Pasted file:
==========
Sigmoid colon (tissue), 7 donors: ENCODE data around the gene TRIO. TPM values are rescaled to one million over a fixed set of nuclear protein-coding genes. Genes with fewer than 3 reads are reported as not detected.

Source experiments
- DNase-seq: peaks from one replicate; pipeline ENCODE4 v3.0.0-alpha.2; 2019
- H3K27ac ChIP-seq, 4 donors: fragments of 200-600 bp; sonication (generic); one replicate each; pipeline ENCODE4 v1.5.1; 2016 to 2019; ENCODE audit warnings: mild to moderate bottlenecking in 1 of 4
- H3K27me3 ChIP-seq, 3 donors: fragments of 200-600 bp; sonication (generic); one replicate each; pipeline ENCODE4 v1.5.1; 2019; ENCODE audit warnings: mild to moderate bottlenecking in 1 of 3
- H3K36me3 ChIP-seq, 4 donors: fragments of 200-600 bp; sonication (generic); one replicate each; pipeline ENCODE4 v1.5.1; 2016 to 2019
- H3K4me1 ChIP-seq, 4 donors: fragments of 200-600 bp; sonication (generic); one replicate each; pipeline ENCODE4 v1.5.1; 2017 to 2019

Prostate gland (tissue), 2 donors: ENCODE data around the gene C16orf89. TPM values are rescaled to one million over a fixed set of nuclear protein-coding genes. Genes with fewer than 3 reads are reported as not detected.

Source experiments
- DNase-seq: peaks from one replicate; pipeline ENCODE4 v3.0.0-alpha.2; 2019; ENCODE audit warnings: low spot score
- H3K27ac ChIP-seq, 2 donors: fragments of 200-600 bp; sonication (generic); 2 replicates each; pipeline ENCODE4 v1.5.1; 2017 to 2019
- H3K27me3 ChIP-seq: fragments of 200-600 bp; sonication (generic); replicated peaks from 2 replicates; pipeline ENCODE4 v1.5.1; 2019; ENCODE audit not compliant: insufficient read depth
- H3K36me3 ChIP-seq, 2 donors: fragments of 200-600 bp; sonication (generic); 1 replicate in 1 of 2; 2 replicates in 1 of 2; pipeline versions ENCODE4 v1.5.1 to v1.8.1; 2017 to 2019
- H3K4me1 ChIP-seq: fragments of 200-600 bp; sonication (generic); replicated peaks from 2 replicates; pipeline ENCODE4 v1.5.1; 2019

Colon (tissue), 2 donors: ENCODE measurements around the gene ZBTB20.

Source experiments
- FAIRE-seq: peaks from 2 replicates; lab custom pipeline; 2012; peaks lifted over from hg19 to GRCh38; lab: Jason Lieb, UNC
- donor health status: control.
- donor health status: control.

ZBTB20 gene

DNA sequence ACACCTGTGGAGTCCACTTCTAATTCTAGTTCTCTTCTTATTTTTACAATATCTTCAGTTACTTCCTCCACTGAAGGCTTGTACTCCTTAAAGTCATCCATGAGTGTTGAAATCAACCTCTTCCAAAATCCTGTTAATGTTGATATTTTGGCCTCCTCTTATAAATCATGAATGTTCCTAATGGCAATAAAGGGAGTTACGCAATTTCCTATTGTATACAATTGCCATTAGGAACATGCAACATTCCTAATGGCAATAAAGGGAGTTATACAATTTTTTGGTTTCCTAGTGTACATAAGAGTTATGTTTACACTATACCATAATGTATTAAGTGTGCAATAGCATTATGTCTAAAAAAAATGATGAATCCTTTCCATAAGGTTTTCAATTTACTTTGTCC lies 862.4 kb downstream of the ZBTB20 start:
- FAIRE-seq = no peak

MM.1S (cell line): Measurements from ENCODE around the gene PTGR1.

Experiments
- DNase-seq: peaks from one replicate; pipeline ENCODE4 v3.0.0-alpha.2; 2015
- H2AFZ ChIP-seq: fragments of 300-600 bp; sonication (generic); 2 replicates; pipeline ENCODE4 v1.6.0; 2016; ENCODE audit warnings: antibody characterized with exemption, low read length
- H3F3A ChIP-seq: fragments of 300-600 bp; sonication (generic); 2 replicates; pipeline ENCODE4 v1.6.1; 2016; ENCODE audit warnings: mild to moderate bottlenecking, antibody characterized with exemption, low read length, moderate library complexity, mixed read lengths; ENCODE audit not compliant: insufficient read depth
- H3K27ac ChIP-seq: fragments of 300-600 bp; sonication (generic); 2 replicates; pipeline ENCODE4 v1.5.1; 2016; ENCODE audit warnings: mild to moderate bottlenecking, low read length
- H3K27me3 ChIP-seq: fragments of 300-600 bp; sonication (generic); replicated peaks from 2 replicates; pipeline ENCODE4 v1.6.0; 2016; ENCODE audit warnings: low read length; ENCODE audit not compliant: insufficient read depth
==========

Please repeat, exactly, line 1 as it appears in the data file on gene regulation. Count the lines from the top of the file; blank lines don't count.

Sigmoid colon (tissue), 7 donors: ENCODE data around the gene TRIO. TPM values are rescaled to one million over a fixed set of nuclear protein-coding genes. Genes with fewer than 3 reads are reported as not detected.